Environmental Issues and Chronic Diseases Symposium
On Autism and Hope: "Nine Days Into the Special Diet, I Heard A Voice Behind Me Say..."

Ne’eman’s Dangerous Agenda for Residential Housing of the Severely Disabled in New Jersey

ThumbsDown We have published a number of posts explaining why we do not support Ari Ne'e,eman, a young adult with Asperger's Syndrome, as the sole representative for the autism spectrum on the National Council for Disabilities. (Autism Action Network Requests Clarification from Ari Ne'eman on Views for Nat'l Council on Disability and Many in Autism Community Opposed Ari Ne'eman On National Council on Disability and Keeping Autism Neurodiversity Out of the White House) 

We continue to state that Mr. Ne'eman does not appear to be willing or able to advocate for those individuals on the lower functioning end of the spectrum and for those whose families seek treatment oriented medical care for their loved ones. To sign and circulate the petition opposing Ari Ne’eman for the National Council on Disabilities, click HERE.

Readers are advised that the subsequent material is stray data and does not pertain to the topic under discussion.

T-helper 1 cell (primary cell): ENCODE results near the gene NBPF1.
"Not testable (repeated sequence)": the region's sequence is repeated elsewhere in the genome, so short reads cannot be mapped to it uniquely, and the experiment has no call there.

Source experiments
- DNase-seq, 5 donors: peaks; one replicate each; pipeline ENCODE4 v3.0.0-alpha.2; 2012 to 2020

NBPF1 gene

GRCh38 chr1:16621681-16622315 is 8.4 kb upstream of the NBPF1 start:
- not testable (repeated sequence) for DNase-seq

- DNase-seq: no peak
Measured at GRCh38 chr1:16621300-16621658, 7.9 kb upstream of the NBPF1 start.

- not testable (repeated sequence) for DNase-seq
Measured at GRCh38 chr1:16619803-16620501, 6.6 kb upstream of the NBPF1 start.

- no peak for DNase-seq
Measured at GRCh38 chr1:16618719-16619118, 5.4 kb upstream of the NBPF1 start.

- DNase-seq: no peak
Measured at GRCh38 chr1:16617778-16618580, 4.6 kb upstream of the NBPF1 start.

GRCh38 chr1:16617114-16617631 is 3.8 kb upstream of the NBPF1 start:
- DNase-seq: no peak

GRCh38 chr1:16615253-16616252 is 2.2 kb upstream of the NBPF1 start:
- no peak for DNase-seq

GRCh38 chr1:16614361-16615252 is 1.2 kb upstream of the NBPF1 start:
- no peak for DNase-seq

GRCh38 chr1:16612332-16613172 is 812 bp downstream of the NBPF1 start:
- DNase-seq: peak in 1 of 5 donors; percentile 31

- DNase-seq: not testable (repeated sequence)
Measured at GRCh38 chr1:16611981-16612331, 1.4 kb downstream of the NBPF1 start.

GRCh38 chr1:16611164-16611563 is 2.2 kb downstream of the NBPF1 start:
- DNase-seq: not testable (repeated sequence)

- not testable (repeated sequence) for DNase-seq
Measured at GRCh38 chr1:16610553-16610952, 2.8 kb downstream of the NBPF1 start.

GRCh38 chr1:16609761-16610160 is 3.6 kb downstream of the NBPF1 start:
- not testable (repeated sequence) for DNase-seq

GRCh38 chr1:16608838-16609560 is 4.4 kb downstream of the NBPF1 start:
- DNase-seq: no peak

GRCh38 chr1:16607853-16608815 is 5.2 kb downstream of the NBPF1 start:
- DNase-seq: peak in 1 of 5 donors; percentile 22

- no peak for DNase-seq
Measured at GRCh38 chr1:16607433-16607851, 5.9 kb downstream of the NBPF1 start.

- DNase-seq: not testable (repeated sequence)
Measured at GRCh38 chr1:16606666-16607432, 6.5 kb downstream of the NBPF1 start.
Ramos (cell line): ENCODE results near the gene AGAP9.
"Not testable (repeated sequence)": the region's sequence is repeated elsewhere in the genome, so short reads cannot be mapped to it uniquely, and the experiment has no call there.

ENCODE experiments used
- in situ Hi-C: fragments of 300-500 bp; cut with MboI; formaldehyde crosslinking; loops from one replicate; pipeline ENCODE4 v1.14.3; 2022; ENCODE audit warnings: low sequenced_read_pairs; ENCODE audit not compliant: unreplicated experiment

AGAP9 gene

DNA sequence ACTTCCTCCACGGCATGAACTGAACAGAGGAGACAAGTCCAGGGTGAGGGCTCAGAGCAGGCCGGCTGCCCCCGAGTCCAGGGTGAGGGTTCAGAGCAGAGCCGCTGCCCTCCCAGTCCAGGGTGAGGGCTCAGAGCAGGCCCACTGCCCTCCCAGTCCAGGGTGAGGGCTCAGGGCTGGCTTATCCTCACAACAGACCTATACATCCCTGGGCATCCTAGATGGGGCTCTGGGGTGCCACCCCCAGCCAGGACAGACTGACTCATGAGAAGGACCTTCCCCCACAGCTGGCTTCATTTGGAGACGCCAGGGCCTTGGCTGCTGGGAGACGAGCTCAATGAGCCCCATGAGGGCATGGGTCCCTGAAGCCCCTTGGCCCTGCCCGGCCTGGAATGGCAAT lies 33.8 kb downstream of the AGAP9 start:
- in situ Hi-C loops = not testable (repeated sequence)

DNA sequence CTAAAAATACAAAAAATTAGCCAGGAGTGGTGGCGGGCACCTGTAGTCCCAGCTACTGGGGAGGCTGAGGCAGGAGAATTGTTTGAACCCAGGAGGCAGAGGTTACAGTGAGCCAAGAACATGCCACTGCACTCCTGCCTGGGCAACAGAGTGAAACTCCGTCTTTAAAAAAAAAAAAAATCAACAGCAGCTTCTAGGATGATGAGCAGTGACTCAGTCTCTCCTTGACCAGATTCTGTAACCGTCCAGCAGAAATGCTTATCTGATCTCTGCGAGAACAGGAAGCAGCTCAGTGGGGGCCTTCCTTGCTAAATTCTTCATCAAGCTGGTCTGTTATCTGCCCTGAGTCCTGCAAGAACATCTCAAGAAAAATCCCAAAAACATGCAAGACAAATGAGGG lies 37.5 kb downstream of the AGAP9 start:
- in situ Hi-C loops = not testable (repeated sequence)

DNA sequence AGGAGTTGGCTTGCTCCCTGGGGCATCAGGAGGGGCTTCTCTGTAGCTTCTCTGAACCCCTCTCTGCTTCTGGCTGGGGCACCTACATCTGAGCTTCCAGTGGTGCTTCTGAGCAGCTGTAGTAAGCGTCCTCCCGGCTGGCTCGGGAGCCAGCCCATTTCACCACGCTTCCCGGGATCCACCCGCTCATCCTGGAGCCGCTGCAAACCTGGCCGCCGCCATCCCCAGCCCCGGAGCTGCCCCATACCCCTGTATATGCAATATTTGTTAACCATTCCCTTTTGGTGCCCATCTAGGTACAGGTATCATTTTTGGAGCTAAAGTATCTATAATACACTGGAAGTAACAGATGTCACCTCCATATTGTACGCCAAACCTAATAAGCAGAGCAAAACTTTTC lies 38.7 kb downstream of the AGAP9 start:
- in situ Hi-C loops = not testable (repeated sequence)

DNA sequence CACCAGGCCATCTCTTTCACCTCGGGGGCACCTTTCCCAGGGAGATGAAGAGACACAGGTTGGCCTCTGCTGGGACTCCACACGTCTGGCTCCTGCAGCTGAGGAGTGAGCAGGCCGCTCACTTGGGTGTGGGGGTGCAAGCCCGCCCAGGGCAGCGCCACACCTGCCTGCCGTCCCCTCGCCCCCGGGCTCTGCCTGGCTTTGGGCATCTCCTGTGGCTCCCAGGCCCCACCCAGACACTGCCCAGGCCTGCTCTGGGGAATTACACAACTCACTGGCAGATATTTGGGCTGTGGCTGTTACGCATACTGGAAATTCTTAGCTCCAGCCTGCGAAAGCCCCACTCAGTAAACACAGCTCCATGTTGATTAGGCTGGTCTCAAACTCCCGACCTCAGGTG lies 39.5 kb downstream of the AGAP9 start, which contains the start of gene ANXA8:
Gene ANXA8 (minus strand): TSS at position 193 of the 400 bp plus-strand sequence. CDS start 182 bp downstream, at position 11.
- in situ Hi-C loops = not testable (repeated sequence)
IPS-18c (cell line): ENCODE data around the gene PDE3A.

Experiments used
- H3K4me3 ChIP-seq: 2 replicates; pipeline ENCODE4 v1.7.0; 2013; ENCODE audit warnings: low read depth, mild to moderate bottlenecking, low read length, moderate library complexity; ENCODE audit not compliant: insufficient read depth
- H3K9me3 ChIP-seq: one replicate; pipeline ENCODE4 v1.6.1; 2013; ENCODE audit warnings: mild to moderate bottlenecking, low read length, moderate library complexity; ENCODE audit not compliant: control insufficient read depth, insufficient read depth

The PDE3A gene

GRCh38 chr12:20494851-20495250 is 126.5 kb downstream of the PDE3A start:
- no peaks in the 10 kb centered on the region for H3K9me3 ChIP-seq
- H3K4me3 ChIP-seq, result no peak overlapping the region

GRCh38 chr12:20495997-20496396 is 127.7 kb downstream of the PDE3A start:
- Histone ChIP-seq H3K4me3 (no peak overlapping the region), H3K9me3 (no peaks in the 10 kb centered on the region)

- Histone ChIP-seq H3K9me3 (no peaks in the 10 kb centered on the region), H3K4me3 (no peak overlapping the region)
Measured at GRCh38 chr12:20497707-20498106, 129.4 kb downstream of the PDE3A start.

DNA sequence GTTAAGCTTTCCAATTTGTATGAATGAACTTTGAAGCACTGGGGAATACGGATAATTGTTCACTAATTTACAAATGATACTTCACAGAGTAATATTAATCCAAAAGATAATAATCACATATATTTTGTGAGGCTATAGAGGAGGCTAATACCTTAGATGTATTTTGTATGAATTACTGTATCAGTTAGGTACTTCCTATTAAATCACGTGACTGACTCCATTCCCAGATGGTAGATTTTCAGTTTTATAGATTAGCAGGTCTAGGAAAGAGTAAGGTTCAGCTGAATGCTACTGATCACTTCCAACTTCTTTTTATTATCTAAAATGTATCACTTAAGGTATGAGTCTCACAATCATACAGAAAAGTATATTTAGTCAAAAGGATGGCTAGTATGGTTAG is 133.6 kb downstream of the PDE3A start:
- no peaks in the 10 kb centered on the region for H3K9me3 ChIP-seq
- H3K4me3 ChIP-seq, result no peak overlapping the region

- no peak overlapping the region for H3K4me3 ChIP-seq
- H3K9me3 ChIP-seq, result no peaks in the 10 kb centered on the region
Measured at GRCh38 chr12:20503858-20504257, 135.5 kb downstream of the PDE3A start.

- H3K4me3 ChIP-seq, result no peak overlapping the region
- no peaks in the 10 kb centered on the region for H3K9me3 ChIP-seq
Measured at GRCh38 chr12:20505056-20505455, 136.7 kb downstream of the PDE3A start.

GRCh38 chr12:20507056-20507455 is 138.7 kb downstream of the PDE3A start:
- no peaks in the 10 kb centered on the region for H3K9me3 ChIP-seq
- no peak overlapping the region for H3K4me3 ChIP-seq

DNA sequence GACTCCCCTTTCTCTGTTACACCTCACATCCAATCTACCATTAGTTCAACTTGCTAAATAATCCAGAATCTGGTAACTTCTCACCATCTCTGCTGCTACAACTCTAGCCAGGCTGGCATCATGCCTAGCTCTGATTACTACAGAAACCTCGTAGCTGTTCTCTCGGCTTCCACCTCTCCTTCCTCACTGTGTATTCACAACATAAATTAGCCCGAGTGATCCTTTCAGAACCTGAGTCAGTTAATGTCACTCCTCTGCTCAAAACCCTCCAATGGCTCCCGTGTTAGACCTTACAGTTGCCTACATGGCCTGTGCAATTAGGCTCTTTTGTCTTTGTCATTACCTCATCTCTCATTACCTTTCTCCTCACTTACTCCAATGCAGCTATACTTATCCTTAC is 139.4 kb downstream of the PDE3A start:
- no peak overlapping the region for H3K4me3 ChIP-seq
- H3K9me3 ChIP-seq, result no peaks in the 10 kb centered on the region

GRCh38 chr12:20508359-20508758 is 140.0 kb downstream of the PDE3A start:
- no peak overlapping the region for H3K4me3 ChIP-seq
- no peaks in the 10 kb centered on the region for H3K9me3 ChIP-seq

By Geoff Dubrowsky

Ari Ne’eman, Yes-Man to the Assemblyman

I must apologize for not hammering home what and who Ari Ne'eman is and how much of a danger he is to our kids before now. I have seen this coming for over a year but had hoped that my pleas of support  to Autism Speaks and various autism service providers would not continually be ignored.

What Ne'eman he is doing in New Jersey is just the tip of the iceberg if we let him in any way influence DC. Please act now and stop people who believe they speak for our children just because they can't.